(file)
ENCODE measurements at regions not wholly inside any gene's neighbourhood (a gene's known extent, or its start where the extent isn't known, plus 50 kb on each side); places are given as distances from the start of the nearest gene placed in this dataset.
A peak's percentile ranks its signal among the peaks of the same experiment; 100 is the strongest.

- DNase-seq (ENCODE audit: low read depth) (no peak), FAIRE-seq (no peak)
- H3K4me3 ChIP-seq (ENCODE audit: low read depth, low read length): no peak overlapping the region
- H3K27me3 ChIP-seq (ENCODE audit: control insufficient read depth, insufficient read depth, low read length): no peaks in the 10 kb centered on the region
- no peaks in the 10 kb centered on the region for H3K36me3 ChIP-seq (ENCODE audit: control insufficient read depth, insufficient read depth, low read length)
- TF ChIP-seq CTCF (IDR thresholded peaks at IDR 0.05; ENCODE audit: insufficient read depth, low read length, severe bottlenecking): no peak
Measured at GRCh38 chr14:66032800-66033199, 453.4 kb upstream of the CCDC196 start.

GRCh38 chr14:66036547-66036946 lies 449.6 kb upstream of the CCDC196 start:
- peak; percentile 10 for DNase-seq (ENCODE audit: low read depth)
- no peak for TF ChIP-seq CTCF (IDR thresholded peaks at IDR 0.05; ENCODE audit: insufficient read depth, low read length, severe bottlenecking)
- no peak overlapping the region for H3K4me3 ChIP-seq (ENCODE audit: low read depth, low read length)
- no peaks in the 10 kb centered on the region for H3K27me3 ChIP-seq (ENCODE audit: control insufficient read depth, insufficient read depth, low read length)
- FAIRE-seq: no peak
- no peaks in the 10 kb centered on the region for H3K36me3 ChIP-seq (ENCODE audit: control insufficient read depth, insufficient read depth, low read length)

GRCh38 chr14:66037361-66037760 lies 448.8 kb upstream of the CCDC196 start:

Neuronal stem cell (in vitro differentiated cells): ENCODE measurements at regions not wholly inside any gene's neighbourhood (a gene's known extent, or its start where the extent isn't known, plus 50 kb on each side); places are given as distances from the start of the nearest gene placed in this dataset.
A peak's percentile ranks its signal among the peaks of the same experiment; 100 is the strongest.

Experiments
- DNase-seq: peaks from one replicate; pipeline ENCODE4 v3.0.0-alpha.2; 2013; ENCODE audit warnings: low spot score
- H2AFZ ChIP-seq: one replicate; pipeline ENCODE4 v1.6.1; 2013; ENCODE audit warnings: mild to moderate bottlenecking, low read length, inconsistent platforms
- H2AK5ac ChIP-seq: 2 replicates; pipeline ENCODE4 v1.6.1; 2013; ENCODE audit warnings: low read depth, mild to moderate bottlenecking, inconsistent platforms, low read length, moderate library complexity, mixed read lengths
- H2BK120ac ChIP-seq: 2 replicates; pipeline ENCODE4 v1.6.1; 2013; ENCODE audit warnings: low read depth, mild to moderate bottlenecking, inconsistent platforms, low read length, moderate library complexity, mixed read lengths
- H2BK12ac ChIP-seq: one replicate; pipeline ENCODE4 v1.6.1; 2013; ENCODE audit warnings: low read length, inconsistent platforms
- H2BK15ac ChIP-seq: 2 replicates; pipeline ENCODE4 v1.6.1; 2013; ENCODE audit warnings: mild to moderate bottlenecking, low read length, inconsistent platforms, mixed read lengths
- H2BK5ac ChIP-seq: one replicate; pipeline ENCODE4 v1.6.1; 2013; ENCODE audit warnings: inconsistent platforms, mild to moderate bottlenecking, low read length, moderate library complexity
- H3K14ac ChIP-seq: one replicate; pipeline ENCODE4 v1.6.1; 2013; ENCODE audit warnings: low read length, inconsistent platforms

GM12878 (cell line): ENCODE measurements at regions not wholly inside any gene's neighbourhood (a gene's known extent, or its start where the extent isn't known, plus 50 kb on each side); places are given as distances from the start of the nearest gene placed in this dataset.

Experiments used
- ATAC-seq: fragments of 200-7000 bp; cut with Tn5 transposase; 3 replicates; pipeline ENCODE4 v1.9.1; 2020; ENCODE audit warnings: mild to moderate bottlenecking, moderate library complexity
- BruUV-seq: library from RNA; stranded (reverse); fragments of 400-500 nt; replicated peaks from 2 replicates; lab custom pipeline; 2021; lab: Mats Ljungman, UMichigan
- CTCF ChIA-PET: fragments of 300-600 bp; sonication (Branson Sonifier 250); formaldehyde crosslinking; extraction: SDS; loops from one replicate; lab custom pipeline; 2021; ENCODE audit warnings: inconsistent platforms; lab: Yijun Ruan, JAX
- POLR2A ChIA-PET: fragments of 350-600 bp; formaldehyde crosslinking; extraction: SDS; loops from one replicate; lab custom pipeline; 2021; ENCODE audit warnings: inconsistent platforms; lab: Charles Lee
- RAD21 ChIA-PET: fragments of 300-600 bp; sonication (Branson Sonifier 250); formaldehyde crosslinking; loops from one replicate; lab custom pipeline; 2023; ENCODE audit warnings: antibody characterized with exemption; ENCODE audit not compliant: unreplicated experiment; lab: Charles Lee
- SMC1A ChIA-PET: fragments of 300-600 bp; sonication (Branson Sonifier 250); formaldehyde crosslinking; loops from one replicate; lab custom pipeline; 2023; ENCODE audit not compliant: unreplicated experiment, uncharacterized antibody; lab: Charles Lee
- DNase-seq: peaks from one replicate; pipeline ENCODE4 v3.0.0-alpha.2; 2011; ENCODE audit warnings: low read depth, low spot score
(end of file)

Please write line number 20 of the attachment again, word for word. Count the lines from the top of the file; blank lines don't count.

- DNase-seq: peaks from one replicate; pipeline ENCODE4 v3.0.0-alpha.2; 2013; ENCODE audit warnings: low spot score